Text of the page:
My Gear – And Why You Don’t Really Need It
So, when people see my photos, the number one question that seems to come up is, “Hey, what kind of camera do you use?”
Now, I’m going to spill the beans here pretty quick, but first…
Keep in mind that it’s not the gear; it’s what’s sitting four inches behind it that really matters.
Think of it this way – when you see a fancy new house go up, do you ask what kind of hammer the carpenter used? When you have an incredible meal at a fancy restaurant, do you think, “Wow, that cook must be using a pretty nice pot!”
Part of the perception that “it’s the camera that makes the difference” stems from people with $30 cameras noticing that when they spend $100 they get better photos – and the same thing happens at $200. So, it almost DOES seem that the nicer the camera, the better the photos.
However, gear only gets you so far.
For the most part, ANY DSLR style camera can get the kind of shots you see here on the site (and quite a few point & shoot cameras can too).
How do I know? Well, when I’m out with people sporting so-called “lesser gear” shooting the same scene, their pictures look similar to mine if they’re taking the same care and using the same techniques.
I’ve also suffered some pretty tough competition in contests from people shooting cameras that are a fraction of the cost of mine.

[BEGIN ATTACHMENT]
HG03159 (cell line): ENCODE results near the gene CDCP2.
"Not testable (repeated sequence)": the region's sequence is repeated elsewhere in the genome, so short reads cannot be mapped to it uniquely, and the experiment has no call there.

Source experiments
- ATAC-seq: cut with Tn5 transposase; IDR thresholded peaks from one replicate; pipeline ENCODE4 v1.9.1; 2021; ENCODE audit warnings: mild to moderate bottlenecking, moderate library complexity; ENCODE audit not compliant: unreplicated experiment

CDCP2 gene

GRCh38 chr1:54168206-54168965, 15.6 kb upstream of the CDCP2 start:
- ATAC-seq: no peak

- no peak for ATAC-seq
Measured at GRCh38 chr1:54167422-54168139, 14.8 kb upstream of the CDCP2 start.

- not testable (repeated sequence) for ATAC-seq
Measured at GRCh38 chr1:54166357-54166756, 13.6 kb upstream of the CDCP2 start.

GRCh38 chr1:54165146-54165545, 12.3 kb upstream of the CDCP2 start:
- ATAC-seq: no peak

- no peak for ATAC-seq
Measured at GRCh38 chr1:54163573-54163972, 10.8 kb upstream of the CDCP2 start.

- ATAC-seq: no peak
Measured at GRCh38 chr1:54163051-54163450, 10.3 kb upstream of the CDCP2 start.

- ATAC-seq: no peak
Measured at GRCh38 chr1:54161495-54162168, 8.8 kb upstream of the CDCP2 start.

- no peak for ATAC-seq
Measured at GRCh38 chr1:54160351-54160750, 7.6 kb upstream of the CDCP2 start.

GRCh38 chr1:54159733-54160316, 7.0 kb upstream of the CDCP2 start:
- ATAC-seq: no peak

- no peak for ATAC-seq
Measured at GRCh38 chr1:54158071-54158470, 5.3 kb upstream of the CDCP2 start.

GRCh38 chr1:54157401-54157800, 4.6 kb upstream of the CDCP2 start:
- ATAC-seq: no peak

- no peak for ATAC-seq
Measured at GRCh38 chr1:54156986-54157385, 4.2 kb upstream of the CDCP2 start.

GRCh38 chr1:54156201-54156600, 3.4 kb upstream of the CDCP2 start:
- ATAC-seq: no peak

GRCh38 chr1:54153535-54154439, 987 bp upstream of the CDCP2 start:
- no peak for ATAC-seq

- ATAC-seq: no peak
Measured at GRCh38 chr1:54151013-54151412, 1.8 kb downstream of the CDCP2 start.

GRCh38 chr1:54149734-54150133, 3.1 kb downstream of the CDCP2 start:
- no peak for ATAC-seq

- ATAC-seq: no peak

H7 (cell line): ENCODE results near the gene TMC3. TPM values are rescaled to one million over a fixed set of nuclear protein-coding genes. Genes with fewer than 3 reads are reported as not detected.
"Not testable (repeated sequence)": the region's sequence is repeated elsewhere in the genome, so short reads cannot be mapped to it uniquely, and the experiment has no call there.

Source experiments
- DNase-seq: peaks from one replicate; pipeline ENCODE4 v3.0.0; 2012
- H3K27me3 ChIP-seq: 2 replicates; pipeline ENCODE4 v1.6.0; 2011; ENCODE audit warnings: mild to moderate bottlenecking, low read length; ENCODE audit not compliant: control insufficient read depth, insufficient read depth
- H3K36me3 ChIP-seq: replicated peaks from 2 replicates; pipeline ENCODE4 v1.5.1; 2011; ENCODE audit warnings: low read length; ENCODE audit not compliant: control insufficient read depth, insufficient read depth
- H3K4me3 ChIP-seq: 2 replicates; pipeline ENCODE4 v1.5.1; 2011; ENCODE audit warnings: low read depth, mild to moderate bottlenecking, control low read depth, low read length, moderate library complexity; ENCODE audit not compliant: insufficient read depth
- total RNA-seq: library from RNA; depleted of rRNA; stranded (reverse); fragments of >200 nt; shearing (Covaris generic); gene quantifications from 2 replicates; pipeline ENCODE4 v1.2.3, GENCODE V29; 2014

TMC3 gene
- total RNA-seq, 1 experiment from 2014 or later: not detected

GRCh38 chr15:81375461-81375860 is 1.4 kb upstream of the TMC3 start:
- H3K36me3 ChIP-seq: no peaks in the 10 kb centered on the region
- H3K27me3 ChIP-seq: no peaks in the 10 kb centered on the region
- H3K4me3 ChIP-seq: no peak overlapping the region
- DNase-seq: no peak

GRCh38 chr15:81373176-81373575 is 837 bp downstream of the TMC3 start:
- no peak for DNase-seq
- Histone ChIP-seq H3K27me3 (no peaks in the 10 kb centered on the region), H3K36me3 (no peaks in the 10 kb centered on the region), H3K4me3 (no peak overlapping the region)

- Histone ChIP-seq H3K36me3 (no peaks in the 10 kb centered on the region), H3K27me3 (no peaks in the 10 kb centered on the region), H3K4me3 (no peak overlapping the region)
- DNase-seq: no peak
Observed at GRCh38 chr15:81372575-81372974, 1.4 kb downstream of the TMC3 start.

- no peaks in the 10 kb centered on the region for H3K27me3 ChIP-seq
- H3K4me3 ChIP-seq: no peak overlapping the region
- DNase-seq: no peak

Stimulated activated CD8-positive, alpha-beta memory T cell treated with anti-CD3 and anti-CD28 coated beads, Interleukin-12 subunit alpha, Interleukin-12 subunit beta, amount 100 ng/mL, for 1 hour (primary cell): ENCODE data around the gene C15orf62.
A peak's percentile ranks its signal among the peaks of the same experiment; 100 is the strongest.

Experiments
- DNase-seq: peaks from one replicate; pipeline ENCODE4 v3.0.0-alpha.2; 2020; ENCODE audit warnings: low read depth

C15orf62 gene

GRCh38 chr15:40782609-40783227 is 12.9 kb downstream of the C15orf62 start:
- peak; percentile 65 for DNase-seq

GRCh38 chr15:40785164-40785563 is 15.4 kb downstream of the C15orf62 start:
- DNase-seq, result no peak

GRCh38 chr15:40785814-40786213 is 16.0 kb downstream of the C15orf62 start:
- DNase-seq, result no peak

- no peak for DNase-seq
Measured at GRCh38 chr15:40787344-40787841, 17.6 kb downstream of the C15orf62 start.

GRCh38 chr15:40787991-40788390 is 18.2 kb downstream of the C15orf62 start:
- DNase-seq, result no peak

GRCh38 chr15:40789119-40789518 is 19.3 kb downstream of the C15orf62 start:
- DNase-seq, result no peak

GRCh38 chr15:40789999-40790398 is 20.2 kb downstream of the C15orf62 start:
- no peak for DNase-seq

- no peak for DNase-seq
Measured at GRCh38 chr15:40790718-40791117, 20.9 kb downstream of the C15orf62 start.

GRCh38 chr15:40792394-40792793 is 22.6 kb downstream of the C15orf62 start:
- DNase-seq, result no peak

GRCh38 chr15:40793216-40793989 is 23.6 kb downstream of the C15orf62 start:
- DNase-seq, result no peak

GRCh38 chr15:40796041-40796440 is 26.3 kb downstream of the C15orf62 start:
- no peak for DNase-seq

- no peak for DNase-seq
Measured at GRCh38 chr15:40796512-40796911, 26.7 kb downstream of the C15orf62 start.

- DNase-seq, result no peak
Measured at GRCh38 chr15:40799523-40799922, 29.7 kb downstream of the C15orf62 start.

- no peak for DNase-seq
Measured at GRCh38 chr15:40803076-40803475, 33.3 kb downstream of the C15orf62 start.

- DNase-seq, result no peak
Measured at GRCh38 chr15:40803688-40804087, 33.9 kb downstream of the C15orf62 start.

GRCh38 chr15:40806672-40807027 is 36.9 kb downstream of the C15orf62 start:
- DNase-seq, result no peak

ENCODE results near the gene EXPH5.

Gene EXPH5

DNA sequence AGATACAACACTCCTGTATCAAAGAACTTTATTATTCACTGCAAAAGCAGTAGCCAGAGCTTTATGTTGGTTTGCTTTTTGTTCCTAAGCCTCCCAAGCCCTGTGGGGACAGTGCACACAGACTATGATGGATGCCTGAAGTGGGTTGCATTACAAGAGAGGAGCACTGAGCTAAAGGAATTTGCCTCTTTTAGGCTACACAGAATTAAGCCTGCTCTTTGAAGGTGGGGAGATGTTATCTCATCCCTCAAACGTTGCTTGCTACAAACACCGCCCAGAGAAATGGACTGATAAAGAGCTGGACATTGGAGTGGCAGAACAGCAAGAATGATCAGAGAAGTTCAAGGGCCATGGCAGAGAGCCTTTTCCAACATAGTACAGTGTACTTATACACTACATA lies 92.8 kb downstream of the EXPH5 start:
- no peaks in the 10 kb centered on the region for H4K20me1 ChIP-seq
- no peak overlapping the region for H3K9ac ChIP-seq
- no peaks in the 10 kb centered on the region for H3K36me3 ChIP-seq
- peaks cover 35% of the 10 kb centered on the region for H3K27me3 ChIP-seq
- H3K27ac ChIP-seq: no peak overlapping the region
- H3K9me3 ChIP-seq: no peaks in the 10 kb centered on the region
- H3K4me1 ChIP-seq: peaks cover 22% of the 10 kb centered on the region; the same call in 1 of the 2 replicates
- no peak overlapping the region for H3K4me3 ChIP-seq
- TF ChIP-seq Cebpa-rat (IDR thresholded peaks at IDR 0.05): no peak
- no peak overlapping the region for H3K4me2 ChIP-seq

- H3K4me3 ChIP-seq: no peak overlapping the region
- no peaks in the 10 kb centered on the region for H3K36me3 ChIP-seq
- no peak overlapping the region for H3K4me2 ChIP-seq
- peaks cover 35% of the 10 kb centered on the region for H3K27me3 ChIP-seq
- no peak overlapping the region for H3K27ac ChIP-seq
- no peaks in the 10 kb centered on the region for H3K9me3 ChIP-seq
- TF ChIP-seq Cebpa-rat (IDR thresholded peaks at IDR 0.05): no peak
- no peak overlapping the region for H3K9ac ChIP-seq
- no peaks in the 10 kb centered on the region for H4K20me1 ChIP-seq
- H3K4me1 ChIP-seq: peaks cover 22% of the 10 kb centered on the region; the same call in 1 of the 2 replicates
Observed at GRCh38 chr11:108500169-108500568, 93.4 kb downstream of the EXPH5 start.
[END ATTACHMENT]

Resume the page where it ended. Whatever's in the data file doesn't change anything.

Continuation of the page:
80% of the quality of any shot is the person behind the viewfinder, not the camera.
The biggest trick is setting yourself in the right place at the right time – and using the best techniques with the gear you have. Those things are FAR more important than the name on the front of your camera or how much your lenses cost.
Yeah, I can pretty much guess what you’re thinking – then why buy expensive gear at all?
Simply put, you eventually reach a place in your “photographic development” where basic gear is holding you back. When you find yourself missing shots due to autofocus that’s too slow, glass that’s not up to par, or gear that’s not rugged enough, it’s time to upgrade.
Better gear – ONLY if you know how to use it – tends to work WITH you to get the shot. It’s more responsive, it’s faster, and it generally gives you more creative options and settings.
It’s important to note that, in and of itself, better gear will NOT automatically get you better photos if that’s the only change to your arsenal. YOU have to be able to use the new gear in a way you weren’t able to use your old gear.
If you want to test this, just get yourself a pro and an amateur and have them shoot for a week. Give the amateur $10K in pro gear, the pro a $200 point and shoot camera. Guess who’ll consistently get the best photos…
I suppose my point here is that, although gear DOES matter, it’s not nearly as important as people make it out to be.
So, PLEASE PLEASE PLEASE don’t feel like you need to go out and go broke buying the items you see below. I’ve collected them over dozens of years, done lots of trading up, and well, can justify the cost since I do this professionally.
OK, enough already huh? Here’s my basic kit (as of Aug 2012)
Primary Landscape Camera: Nikon D800e
Primary Wildlife Camera: Nikon D4
Backup: Nikon D800
Primary Lenses (this isn’t a complete list, just my most used):
I also have a few specialty lenses that I pull out from time to time, but that’s the main kit – for now!
Again, keep in mind that I have shot a LOT of photos I’m pretty proud of with MUCH lesser gear.
Remember – YOU make the photos amazing, not the camera!
PS – Also, please note, the photos above are stock images. My gear sort of looks like that, just WAY more beat up
This tip is filed under: Gear Talk